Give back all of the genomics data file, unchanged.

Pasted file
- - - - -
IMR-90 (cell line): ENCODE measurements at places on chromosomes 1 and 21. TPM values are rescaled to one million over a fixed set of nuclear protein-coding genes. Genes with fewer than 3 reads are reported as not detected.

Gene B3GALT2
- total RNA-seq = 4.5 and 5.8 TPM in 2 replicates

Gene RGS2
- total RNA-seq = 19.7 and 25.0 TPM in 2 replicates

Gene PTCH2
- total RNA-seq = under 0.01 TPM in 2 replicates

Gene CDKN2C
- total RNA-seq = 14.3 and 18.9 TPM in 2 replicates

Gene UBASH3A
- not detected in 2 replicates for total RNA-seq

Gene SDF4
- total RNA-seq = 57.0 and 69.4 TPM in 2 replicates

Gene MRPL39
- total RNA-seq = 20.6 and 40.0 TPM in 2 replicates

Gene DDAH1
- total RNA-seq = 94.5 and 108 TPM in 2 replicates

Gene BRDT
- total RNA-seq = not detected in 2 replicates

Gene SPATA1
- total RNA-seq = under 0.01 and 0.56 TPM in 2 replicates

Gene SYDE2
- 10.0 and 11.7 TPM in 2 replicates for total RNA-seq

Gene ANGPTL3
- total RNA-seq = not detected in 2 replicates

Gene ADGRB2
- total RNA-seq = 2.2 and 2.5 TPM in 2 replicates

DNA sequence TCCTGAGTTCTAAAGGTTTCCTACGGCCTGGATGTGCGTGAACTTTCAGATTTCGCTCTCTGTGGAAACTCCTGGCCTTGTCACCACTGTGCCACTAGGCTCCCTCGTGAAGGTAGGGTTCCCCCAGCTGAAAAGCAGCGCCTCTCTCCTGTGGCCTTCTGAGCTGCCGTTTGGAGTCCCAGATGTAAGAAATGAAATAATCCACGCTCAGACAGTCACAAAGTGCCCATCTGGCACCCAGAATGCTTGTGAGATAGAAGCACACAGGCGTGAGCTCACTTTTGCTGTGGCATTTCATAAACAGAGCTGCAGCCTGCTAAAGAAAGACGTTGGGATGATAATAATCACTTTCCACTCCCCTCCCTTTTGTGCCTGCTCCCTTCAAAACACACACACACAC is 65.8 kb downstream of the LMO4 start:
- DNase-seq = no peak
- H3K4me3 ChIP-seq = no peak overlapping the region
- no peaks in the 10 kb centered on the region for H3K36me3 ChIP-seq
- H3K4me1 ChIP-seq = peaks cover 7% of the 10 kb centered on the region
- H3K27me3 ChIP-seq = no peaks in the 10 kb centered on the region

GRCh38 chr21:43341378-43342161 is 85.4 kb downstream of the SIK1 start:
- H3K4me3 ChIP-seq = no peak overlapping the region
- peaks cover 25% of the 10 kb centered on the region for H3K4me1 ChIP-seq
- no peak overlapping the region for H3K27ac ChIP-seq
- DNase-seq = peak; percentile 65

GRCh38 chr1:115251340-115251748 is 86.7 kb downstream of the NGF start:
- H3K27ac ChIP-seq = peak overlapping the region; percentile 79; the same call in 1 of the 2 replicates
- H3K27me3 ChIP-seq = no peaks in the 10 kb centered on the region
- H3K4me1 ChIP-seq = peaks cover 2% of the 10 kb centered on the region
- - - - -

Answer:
IMR-90 (cell line): ENCODE measurements at places on chromosomes 1 and 21. TPM values are rescaled to one million over a fixed set of nuclear protein-coding genes. Genes with fewer than 3 reads are reported as not detected.

Gene B3GALT2
- total RNA-seq = 4.5 and 5.8 TPM in 2 replicates

Gene RGS2
- total RNA-seq = 19.7 and 25.0 TPM in 2 replicates

Gene PTCH2
- total RNA-seq = under 0.01 TPM in 2 replicates

Gene CDKN2C
- total RNA-seq = 14.3 and 18.9 TPM in 2 replicates

Gene UBASH3A
- not detected in 2 replicates for total RNA-seq

Gene SDF4
- total RNA-seq = 57.0 and 69.4 TPM in 2 replicates

Gene MRPL39
- total RNA-seq = 20.6 and 40.0 TPM in 2 replicates

Gene DDAH1
- total RNA-seq = 94.5 and 108 TPM in 2 replicates

Gene BRDT
- total RNA-seq = not detected in 2 replicates

Gene SPATA1
- total RNA-seq = under 0.01 and 0.56 TPM in 2 replicates

Gene SYDE2
- 10.0 and 11.7 TPM in 2 replicates for total RNA-seq

Gene ANGPTL3
- total RNA-seq = not detected in 2 replicates

Gene ADGRB2
- total RNA-seq = 2.2 and 2.5 TPM in 2 replicates

DNA sequence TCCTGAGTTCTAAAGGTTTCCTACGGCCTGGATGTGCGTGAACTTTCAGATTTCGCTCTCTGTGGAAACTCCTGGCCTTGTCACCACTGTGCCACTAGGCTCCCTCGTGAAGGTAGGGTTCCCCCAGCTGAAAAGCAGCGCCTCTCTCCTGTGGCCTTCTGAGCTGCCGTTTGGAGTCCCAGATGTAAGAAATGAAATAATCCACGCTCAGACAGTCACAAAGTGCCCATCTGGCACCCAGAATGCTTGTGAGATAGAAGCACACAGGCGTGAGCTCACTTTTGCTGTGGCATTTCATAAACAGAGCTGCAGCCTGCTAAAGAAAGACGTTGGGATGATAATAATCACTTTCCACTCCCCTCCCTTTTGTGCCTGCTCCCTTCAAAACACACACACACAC is 65.8 kb downstream of the LMO4 start:
- DNase-seq = no peak
- H3K4me3 ChIP-seq = no peak overlapping the region
- no peaks in the 10 kb centered on the region for H3K36me3 ChIP-seq
- H3K4me1 ChIP-seq = peaks cover 7% of the 10 kb centered on the region
- H3K27me3 ChIP-seq = no peaks in the 10 kb centered on the region

GRCh38 chr21:43341378-43342161 is 85.4 kb downstream of the SIK1 start:
- H3K4me3 ChIP-seq = no peak overlapping the region
- peaks cover 25% of the 10 kb centered on the region for H3K4me1 ChIP-seq
- no peak overlapping the region for H3K27ac ChIP-seq
- DNase-seq = peak; percentile 65

GRCh38 chr1:115251340-115251748 is 86.7 kb downstream of the NGF start:
- H3K27ac ChIP-seq = peak overlapping the region; percentile 79; the same call in 1 of the 2 replicates
- H3K27me3 ChIP-seq = no peaks in the 10 kb centered on the region
- H3K4me1 ChIP-seq = peaks cover 2% of the 10 kb centered on the region